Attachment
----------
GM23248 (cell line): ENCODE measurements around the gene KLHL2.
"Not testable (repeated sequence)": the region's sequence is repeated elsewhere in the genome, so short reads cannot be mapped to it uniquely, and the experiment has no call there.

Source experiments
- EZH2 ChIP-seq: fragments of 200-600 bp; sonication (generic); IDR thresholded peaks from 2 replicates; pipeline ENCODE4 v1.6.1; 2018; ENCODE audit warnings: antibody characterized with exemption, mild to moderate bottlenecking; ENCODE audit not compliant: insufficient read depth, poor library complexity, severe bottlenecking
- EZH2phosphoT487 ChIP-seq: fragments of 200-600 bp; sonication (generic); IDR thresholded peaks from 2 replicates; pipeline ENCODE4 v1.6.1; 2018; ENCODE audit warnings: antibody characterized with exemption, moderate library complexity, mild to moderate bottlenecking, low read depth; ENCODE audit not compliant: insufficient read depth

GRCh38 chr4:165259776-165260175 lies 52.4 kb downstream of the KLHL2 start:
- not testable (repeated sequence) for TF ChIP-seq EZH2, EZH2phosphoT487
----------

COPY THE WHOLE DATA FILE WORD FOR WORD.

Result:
GM23248 (cell line): ENCODE measurements around the gene KLHL2.
"Not testable (repeated sequence)": the region's sequence is repeated elsewhere in the genome, so short reads cannot be mapped to it uniquely, and the experiment has no call there.

Source experiments
- EZH2 ChIP-seq: fragments of 200-600 bp; sonication (generic); IDR thresholded peaks from 2 replicates; pipeline ENCODE4 v1.6.1; 2018; ENCODE audit warnings: antibody characterized with exemption, mild to moderate bottlenecking; ENCODE audit not compliant: insufficient read depth, poor library complexity, severe bottlenecking
- EZH2phosphoT487 ChIP-seq: fragments of 200-600 bp; sonication (generic); IDR thresholded peaks from 2 replicates; pipeline ENCODE4 v1.6.1; 2018; ENCODE audit warnings: antibody characterized with exemption, moderate library complexity, mild to moderate bottlenecking, low read depth; ENCODE audit not compliant: insufficient read depth

GRCh38 chr4:165259776-165260175 lies 52.4 kb downstream of the KLHL2 start:
- not testable (repeated sequence) for TF ChIP-seq EZH2, EZH2phosphoT487